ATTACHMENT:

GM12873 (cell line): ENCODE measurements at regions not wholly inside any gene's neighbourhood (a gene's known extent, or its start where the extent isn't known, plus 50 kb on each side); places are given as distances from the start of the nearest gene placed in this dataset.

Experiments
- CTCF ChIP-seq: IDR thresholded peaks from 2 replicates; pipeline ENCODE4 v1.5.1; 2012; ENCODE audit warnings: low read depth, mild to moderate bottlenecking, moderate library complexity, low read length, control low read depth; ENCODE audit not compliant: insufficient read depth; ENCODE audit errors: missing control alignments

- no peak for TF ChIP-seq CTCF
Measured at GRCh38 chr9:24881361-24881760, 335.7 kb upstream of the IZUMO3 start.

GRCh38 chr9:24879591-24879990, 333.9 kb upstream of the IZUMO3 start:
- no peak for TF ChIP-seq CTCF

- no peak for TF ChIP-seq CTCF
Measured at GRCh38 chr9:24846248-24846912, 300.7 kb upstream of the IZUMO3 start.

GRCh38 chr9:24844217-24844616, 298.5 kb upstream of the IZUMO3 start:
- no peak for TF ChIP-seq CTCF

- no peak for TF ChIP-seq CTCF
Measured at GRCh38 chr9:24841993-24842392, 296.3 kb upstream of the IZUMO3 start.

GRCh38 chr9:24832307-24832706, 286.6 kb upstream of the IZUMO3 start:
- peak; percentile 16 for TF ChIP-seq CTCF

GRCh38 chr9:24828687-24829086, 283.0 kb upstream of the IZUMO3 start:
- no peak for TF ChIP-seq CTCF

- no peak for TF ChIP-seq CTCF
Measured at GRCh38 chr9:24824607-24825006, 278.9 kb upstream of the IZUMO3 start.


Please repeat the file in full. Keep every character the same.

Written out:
GM12873 (cell line): ENCODE measurements at regions not wholly inside any gene's neighbourhood (a gene's known extent, or its start where the extent isn't known, plus 50 kb on each side); places are given as distances from the start of the nearest gene placed in this dataset.

Experiments
- CTCF ChIP-seq: IDR thresholded peaks from 2 replicates; pipeline ENCODE4 v1.5.1; 2012; ENCODE audit warnings: low read depth, mild to moderate bottlenecking, moderate library complexity, low read length, control low read depth; ENCODE audit not compliant: insufficient read depth; ENCODE audit errors: missing control alignments

- no peak for TF ChIP-seq CTCF
Measured at GRCh38 chr9:24881361-24881760, 335.7 kb upstream of the IZUMO3 start.

GRCh38 chr9:24879591-24879990, 333.9 kb upstream of the IZUMO3 start:
- no peak for TF ChIP-seq CTCF

- no peak for TF ChIP-seq CTCF
Measured at GRCh38 chr9:24846248-24846912, 300.7 kb upstream of the IZUMO3 start.

GRCh38 chr9:24844217-24844616, 298.5 kb upstream of the IZUMO3 start:
- no peak for TF ChIP-seq CTCF

- no peak for TF ChIP-seq CTCF
Measured at GRCh38 chr9:24841993-24842392, 296.3 kb upstream of the IZUMO3 start.

GRCh38 chr9:24832307-24832706, 286.6 kb upstream of the IZUMO3 start:
- peak; percentile 16 for TF ChIP-seq CTCF

GRCh38 chr9:24828687-24829086, 283.0 kb upstream of the IZUMO3 start:
- no peak for TF ChIP-seq CTCF

- no peak for TF ChIP-seq CTCF
Measured at GRCh38 chr9:24824607-24825006, 278.9 kb upstream of the IZUMO3 start.